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When your teen hates your partner, do you dump them?


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Old 3rd July 2018, 9:52 PM   #16
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Two things need to happen here...

1. You need to have better boundaries with this new relationship. Your child should not be forced to spend time with him, your relationship should not take time away from your child, and she should definitely not be exposed to things that are inappropriate for a child to see (ie. sexting history or inappropriate physical affection).

2. You need to have better boundaries and clearly defined roles with your child. It certainly sounds like her behavior is manipulative and unacceptable for a 13 year old child. You are her parent, she needs to respect that. But - I can imagine that she is manipulative and entitled in her behavior because boundaries and consequences for poor behavior have been inconsistently enforced in the past... would that be accurate?

How to right this ship... Well, you continue to parent your child and date your man when you have time, when you are not with your child. It's going to take a long time for this to come together... If it ever does.
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Old 3rd July 2018, 10:19 PM   #17
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Yeah I'm sure when you said "why do you hate [boyfriend's name] she said "Mom it's because of his appearance and outgoing, kind and optimistic personality and that ACCENT!"

Unless he dresses like a homeless guy, there are other reasons other than his outgoing and kind optimism, and either your daughter isn't telling you what they are, or you aren't listening because you don't want to hear it.
I swear those are her EXACT words well instead of optimistic she said happy and positive.. She also doesn't like him because he treats her too good and he believes in God (he's not preachy).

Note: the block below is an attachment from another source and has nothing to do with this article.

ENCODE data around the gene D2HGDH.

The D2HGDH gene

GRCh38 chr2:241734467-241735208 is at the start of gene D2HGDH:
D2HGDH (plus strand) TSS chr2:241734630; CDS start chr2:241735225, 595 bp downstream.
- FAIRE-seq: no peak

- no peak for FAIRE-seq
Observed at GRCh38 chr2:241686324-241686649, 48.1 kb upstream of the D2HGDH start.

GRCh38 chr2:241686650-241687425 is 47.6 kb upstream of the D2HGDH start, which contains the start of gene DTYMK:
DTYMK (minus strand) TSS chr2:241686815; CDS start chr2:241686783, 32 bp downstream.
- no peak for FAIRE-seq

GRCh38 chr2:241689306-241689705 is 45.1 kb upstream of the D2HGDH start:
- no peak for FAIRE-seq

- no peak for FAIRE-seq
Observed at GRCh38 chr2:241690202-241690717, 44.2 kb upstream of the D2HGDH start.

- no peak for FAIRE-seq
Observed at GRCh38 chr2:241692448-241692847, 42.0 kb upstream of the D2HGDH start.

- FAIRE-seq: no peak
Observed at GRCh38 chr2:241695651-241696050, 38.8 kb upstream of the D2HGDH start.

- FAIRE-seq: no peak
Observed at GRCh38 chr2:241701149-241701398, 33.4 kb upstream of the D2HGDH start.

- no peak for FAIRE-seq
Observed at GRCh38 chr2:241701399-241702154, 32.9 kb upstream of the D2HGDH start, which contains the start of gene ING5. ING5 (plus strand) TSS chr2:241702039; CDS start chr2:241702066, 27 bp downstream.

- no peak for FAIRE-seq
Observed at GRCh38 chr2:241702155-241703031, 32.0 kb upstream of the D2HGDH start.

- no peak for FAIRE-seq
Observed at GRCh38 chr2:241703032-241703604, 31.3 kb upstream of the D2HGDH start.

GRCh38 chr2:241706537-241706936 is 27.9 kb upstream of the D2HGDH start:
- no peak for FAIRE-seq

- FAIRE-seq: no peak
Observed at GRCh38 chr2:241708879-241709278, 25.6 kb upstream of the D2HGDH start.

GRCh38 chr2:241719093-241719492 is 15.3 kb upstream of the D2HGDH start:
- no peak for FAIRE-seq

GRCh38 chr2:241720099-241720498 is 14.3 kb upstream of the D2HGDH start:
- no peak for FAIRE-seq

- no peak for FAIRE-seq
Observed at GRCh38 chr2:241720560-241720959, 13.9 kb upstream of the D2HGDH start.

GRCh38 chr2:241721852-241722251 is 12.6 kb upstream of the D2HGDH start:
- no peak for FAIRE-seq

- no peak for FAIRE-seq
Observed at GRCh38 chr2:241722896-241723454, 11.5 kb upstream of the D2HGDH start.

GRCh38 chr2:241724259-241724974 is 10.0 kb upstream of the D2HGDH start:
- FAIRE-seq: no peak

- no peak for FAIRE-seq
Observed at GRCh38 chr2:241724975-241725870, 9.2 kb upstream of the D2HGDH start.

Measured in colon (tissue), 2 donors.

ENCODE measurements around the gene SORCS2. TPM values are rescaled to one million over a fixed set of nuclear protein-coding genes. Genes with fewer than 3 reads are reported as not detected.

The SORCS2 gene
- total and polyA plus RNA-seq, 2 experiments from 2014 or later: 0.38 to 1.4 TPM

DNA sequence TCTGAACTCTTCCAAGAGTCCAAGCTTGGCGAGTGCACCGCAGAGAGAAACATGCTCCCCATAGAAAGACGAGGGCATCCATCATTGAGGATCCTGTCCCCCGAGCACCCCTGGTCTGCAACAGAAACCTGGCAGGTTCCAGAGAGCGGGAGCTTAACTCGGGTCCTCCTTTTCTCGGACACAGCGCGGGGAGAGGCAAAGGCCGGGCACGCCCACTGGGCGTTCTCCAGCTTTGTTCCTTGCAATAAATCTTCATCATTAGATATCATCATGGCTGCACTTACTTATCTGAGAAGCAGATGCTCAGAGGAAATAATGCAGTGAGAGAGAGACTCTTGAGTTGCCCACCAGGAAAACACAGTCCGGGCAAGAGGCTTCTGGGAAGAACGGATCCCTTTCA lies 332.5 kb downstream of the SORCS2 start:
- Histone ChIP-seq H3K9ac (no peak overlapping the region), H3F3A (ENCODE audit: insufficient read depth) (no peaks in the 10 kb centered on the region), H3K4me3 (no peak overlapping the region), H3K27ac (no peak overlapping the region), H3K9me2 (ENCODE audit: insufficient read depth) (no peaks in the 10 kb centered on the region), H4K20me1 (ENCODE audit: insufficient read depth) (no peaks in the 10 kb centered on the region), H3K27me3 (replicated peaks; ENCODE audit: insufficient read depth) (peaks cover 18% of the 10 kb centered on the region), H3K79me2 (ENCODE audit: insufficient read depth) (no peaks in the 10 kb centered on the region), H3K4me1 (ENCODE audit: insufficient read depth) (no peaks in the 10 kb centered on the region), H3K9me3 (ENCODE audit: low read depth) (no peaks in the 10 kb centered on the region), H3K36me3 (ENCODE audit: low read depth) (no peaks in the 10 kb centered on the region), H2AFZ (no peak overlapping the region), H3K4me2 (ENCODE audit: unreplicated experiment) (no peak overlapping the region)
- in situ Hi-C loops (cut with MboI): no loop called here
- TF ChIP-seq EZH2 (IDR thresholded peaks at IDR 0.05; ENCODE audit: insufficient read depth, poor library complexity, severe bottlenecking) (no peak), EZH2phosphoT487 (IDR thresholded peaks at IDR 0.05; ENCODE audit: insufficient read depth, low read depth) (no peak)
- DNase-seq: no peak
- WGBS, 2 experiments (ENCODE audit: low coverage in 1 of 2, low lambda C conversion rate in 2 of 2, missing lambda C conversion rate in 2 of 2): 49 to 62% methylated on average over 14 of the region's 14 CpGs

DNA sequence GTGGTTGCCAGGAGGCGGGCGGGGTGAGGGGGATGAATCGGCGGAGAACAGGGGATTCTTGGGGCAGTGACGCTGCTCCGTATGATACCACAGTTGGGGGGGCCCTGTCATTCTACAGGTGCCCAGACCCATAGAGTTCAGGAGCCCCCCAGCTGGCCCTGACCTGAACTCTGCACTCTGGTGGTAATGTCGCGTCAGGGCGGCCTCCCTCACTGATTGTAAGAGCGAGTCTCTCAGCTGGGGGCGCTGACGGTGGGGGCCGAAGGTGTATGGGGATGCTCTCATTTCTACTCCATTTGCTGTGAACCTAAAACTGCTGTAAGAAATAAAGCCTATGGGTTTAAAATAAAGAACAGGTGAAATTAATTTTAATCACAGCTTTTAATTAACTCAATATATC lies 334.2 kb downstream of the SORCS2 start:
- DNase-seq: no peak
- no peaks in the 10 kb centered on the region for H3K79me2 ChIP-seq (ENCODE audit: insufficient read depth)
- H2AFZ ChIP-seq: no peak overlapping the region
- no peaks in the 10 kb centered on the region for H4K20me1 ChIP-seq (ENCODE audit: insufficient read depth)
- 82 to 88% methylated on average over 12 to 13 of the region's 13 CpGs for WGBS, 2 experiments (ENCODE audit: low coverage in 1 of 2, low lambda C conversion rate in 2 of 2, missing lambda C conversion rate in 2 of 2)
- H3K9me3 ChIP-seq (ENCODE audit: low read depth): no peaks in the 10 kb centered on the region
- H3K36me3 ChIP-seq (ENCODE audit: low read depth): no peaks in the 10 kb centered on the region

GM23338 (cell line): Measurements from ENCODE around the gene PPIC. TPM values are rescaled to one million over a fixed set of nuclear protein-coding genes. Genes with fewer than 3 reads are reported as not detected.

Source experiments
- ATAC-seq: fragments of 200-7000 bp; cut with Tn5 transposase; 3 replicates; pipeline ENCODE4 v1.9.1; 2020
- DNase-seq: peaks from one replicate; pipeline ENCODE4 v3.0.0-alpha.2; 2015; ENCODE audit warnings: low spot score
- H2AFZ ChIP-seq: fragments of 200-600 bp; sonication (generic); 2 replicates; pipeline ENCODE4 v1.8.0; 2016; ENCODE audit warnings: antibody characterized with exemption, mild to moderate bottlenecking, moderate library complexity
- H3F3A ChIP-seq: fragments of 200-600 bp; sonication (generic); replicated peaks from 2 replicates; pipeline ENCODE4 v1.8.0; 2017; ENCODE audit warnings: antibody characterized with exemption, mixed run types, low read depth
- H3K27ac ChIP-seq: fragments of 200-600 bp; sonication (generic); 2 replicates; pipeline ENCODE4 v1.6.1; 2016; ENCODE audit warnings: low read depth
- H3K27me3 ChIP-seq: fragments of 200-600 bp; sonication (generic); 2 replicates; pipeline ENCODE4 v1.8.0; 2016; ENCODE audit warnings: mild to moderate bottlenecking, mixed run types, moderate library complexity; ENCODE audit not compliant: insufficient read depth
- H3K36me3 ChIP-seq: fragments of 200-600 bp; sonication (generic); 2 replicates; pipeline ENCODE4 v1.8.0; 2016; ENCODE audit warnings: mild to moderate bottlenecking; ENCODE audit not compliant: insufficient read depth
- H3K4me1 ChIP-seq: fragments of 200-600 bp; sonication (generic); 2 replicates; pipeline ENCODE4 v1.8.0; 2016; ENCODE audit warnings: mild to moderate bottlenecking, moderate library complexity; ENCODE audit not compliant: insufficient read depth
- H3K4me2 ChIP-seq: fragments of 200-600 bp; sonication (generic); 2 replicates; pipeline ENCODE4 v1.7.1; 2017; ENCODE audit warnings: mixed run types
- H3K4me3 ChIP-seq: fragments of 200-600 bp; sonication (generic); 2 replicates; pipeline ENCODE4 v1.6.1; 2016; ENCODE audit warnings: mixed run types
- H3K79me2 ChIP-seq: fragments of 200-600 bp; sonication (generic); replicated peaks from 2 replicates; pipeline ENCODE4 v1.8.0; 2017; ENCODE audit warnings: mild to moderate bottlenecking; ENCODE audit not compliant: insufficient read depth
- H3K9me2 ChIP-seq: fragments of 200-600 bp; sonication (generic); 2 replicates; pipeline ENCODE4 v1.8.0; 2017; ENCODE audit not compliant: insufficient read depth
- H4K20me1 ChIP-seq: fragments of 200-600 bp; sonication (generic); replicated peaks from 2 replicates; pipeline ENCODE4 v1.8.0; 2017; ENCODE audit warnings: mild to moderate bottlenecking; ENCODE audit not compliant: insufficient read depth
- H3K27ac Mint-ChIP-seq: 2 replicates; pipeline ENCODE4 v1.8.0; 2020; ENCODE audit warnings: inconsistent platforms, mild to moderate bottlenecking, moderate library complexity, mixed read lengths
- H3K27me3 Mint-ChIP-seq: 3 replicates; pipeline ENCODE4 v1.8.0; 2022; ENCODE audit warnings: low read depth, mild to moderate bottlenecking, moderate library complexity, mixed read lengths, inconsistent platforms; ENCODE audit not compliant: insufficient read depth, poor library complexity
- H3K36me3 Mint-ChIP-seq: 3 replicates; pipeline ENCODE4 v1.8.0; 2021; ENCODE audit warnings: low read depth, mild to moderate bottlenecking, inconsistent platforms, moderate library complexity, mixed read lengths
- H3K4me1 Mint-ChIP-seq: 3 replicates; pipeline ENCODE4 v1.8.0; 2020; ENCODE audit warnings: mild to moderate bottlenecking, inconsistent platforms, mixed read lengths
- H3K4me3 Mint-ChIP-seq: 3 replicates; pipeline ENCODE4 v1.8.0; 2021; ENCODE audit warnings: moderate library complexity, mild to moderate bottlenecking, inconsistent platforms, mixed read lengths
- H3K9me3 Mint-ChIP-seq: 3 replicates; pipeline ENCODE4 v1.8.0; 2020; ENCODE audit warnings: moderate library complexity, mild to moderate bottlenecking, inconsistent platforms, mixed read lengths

I'm not making this up. I hear her. I listen to her.
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Old 3rd July 2018, 10:30 PM   #18
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I swear those are her EXACT words well instead of optimistic she said happy and positive.. She also doesn't like him because he treats her too good and he believes in God (he's not preachy).

I'm not making this up. I hear her. I listen to her.
With all due respect, I don't know a single person who has disliked another because they "treated them too good."

Something is really off here...
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Old 3rd July 2018, 10:32 PM   #19
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I donít think itís Ąthisď man. Thatís why we need to be careful when digging into old threads of posters, because these older posts might be about completely different things. Sure, she made a mistake, and it was very unfortunate that the daughter found stuff on her computer that she wasnít meant to see. she definitely shouldíve protected her computer better, and she now needs to help her daughter through that. She saw things that somebody in her age group shouldnít see. Especially not about her own parents .

However, there seems to be a relationship now that might be serious. The only thing Iím worried about is that she introduces the child to soon. Thatís all. Other than that, I donít think the daughter has any business to have any input whatsoever, unless the new boyfriend is disrespectful to the daughter or doesnít treat her well. Sheís 13. She doesnít run the household.